KIPP’s character work is made possible by the support of the Raikes Foundation.
The Foundation is committed to helping adolescents develop the mindsets and learning strategies that will help them succeed in school and become healthy, contributing adults. We would like to express our gratitude to the Raikes Foundation for their continued commitment to the character development of our KIPPsters.
Students finish what they start, completing tasks despite obstacles. They show a combination of persistence and resilience. They try very hard even after experiencing failure and work independently with focus.
Students approach life with excitement and energy. They feel alive and activated. They actively participate, show enthusiasm, and invigorate others.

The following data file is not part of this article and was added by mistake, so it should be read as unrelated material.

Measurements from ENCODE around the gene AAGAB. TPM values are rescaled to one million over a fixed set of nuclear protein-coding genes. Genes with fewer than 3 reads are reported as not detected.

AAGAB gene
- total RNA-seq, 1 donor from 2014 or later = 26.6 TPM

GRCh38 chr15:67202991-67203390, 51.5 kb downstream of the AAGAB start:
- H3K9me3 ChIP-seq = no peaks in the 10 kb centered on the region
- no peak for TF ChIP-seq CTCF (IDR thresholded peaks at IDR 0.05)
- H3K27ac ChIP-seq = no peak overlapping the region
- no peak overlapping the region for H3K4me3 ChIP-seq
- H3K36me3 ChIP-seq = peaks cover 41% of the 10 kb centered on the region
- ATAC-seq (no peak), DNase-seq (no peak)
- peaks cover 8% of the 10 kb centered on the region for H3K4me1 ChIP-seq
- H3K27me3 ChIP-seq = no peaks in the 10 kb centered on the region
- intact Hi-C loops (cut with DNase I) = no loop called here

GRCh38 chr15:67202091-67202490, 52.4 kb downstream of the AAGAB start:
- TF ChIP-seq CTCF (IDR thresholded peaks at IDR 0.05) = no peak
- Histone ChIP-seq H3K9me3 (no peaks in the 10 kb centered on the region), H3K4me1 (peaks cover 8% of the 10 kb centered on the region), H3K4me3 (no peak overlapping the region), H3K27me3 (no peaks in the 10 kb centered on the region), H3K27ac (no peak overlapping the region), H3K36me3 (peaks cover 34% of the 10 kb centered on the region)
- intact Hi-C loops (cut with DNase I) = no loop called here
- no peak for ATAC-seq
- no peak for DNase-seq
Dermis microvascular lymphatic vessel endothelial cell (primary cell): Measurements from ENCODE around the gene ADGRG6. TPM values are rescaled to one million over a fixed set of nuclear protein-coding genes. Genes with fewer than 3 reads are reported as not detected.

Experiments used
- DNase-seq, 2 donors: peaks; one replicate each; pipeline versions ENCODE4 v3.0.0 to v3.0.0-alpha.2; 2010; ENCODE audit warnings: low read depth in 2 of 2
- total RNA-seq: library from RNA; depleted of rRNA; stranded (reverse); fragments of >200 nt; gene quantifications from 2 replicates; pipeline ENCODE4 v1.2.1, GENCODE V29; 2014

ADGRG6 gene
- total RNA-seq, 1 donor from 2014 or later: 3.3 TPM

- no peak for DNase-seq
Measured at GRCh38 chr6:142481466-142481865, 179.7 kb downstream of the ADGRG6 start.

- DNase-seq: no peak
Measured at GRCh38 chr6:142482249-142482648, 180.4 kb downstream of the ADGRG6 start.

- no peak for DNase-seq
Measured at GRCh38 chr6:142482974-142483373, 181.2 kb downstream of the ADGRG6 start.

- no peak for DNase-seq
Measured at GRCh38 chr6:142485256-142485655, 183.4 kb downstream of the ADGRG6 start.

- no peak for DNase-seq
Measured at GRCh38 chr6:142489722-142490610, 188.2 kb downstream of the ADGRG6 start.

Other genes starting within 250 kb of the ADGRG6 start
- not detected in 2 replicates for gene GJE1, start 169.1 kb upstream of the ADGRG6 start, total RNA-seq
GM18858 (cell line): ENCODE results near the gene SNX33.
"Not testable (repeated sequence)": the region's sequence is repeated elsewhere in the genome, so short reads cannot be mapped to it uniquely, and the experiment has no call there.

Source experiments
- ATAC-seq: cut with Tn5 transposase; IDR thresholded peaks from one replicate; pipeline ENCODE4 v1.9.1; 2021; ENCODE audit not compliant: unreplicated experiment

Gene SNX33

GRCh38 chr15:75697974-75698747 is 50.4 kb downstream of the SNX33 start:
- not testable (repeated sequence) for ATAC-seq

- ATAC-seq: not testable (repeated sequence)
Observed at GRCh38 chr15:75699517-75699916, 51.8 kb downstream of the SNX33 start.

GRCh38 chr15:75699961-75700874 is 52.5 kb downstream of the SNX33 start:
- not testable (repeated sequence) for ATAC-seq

Students regulate what they feel and do and are self-disciplined. At school they: come to class prepared, pay attention and resists distractions, remember and follow directions, get to work right away rather than procrastinating. Personally they: stay calm even when criticized or otherwise provoked, allow others to speak without interruption, are polite to adults and peers, and keep their tempers in check.
Students expect the best in the future and work to achieve it. They get over frustrations and setbacks quickly and believe that effort will improve his/her future.
Students expecting the best in the future and work to achieve it.They get over frustrations and setbacks quickly and believe that effort will improve his/her future.
Students are aware of motives and feelings of other people and oneself; including the ability to reason within large and small groups. They are able to find solutions during conflicts with others. They demonstrates respect for feelings of others and know when and how to include others.
Students expecting the best in the future and work to achieve it. They get over frustrations and setbacks quickly and believe that effort will improve his/her future.